No time to wallow in the mire
So, I fully appreciate that there are difficulties with the North American Power Grid, what with it being 125 years' worth of hacking and retrofitting to try getting a system to work with the arbitrarily-set standards from when Tesla wasn't crazy and the primary maintenance being hasty splicing after someone's backhoe splits the city's power mains. And we've had an awkward, stumbling progression from winter into spring, which is to say, we've had a spring. And there've been several days with the sort of heavy rain that leaves every building in the county several inches shorter.
Anyway, I know there'll be the occasional power failure, particularly associated with heavy rains or lightning storms. We got one back on Tuesday and it made for a fine chance to re-set the multiple clocks in the kitchen so they're within a minute of each other. (The living room is currently clock-less, since the radio set is still unrepaired, the DVD player shows no time, and the VCR remote's buttons for clock set don't work so it simply shows - - - - instead of any time.) The Wii is still a couple minutes ahead, but since it doesn't show the time prominently it's an ignorable problem.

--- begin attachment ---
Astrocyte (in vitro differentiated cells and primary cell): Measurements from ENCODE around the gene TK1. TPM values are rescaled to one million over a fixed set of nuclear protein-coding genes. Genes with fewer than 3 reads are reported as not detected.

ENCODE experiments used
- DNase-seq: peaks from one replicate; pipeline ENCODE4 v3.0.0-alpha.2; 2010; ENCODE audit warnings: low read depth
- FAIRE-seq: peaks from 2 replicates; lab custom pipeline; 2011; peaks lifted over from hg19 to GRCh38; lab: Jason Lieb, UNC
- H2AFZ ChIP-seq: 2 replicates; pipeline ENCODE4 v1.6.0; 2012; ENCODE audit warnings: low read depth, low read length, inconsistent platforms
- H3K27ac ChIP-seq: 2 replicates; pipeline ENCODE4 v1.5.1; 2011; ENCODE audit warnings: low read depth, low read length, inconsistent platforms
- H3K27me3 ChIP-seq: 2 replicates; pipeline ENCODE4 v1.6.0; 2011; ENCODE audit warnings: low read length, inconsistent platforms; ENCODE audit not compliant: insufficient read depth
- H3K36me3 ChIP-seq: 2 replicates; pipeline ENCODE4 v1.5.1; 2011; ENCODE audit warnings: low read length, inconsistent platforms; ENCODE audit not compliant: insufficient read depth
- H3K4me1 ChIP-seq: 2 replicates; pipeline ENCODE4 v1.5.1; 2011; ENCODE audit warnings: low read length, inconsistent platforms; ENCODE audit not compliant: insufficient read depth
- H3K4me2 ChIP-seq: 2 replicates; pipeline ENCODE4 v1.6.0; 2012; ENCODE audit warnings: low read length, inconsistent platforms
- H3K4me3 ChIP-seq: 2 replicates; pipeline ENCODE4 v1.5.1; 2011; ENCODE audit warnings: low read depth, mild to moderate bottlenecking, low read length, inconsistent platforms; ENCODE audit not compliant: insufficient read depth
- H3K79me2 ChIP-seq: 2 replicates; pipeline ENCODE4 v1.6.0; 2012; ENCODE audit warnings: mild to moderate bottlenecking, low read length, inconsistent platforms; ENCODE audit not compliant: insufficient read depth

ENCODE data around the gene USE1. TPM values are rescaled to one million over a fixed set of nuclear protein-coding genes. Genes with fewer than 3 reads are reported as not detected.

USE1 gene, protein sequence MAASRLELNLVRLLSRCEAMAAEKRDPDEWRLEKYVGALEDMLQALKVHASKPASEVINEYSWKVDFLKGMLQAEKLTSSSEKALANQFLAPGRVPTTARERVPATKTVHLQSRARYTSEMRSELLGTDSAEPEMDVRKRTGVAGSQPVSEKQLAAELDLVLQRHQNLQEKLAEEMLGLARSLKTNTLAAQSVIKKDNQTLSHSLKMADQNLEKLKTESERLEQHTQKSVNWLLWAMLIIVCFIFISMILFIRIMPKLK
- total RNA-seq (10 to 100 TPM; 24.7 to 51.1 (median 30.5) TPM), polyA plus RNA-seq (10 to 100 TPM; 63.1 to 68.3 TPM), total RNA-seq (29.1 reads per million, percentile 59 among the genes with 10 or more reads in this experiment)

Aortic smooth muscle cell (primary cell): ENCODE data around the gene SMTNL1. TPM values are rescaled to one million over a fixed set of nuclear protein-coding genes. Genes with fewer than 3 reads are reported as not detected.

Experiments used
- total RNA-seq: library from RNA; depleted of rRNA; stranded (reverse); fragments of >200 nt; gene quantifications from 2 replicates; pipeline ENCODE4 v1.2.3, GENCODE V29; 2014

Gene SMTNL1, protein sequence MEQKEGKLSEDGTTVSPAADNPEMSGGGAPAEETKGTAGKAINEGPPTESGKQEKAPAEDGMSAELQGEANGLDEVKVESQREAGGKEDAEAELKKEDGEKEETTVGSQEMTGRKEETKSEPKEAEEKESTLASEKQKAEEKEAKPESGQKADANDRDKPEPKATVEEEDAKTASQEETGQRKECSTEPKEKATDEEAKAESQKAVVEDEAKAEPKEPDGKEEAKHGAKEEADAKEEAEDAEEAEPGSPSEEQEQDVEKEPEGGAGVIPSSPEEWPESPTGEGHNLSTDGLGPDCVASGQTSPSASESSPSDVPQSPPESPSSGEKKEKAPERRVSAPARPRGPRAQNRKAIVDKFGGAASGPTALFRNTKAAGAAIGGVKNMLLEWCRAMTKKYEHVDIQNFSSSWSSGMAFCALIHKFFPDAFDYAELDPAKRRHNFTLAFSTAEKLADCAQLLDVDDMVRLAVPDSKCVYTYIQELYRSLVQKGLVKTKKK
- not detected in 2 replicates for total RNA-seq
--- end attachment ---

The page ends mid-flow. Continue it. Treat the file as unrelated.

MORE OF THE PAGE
On Wednesday, it happened again, just as my mother was ready to leave for work, so she got to learn how to use the manual drawstring for the garage door. As I was the first one home and got in just over twelve hours later, the disorienting result was seeing the clocks all blinking roughly 12:10 p.m., which you don't often see.
Still, nice as it is to get the house clocks synchronized again I'd like for this power failure routine to knock it off.
Trivia: The computer problem which delayed the first launch of the space shuttle Columbia to the 12th of April, 1981, was a 40 millisecond timing error in the switch of the orbiter's backup fifth computer requesting data from the primaries, forcing a scrub at T minus 16 minutes. The error turned out to have arisen during initial loading of the flight programs, at T minus 15 hours. Source: Development Of The Space Shuttle, 1972 - 1981, T A Heppenheimer.
Currently Reading: Look Away! A History Of The Confederate States Of America, William C Davis.